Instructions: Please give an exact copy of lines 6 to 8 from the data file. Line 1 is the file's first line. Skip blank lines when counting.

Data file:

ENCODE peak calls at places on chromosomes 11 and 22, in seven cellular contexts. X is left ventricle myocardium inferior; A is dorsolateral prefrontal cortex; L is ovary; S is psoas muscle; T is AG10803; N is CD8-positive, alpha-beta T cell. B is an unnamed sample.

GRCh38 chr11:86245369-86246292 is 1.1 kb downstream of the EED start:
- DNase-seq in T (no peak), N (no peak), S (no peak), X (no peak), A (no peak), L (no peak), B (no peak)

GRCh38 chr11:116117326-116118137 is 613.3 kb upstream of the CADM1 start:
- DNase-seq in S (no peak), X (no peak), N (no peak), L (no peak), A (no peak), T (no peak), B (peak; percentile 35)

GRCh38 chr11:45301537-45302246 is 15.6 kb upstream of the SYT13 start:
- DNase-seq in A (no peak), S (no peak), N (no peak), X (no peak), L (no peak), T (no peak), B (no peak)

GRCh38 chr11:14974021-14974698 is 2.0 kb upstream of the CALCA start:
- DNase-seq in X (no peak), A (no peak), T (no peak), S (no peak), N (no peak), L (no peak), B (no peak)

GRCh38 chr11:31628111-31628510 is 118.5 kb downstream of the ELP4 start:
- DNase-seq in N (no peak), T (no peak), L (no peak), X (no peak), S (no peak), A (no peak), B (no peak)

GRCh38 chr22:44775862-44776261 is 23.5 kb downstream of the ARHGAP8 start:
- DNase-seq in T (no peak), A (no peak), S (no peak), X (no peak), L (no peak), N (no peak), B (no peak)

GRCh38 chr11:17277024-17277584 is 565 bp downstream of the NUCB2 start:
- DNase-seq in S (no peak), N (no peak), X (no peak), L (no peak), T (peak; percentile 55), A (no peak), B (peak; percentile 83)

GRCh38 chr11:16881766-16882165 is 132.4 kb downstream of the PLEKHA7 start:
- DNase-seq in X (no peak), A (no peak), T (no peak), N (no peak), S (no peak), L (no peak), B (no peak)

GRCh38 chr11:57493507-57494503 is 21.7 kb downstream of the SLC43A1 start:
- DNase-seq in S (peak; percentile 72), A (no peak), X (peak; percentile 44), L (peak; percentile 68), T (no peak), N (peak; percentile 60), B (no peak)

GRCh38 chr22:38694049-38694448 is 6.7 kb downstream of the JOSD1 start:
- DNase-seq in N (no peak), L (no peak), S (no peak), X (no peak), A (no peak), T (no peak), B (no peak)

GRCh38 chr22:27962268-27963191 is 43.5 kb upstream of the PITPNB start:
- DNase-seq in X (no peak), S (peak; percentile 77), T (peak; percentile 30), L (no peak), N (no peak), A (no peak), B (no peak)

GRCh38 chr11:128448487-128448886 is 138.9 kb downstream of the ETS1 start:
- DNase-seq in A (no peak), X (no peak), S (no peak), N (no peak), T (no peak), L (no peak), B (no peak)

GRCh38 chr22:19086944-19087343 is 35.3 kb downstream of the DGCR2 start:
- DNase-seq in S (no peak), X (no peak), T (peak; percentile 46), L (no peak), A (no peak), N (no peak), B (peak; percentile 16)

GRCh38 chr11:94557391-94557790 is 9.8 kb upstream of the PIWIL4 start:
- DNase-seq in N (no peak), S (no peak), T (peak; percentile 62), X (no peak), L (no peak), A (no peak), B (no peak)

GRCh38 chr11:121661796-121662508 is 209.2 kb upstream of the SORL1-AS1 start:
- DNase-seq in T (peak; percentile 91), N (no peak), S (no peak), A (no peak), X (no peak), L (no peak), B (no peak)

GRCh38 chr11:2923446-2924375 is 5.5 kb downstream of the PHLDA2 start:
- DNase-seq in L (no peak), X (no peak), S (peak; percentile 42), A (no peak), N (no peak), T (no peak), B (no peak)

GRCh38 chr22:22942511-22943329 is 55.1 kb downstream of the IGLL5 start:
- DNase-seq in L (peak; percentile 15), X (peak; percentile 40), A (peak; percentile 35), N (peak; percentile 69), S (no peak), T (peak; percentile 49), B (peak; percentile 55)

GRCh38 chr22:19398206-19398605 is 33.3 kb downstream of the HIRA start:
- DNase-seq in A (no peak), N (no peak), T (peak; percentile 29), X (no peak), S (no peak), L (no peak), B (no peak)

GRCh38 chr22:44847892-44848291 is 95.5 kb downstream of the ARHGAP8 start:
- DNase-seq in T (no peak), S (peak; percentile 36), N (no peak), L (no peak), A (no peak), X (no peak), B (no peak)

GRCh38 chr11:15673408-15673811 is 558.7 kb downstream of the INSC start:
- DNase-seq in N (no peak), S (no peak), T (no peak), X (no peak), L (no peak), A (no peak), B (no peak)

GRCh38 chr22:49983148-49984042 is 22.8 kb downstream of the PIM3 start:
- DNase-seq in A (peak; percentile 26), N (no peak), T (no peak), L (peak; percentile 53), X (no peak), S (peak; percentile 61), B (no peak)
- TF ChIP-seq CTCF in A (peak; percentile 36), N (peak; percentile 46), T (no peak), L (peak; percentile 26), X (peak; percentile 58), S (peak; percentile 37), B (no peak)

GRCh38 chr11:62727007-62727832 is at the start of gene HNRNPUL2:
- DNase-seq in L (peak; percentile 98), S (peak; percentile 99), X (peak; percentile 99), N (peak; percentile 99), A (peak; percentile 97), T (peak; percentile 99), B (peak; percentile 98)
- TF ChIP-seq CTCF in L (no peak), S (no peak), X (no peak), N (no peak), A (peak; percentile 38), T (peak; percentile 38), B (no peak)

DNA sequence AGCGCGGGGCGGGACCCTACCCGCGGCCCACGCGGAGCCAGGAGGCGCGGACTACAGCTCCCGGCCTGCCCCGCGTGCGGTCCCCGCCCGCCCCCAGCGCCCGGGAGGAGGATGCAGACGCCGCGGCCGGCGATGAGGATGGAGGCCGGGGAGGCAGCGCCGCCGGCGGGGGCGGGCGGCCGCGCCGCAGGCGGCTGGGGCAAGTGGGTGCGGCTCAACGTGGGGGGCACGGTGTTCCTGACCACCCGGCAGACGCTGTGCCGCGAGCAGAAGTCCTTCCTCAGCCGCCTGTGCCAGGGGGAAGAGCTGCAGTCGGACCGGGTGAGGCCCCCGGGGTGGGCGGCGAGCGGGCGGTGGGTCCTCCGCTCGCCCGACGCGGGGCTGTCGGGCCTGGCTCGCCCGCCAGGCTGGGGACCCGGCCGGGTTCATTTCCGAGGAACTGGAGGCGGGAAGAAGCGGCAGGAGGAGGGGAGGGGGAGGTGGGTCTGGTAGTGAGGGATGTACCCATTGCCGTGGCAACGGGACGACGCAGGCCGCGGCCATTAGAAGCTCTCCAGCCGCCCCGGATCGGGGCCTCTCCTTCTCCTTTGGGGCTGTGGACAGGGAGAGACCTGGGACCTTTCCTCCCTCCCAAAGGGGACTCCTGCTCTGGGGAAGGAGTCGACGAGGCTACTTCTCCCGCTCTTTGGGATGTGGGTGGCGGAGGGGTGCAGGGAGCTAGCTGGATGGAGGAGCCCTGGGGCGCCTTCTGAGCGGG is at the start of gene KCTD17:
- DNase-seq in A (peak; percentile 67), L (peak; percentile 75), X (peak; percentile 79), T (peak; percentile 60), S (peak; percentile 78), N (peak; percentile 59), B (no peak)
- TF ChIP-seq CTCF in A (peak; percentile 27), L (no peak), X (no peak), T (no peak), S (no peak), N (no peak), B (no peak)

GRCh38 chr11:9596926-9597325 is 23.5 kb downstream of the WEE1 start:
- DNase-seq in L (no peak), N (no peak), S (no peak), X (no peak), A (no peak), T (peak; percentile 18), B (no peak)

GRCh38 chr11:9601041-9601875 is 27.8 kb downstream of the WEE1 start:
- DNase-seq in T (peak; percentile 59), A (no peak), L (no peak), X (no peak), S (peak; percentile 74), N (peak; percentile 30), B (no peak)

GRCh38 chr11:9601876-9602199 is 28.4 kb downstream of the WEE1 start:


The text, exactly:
GRCh38 chr11:45301537-45302246 is 15.6 kb upstream of the SYT13 start:
- DNase-seq in A (no peak), S (no peak), N (no peak), X (no peak), L (no peak), T (no peak), B (no peak)

GRCh38 chr11:14974021-14974698 is 2.0 kb upstream of the CALCA start: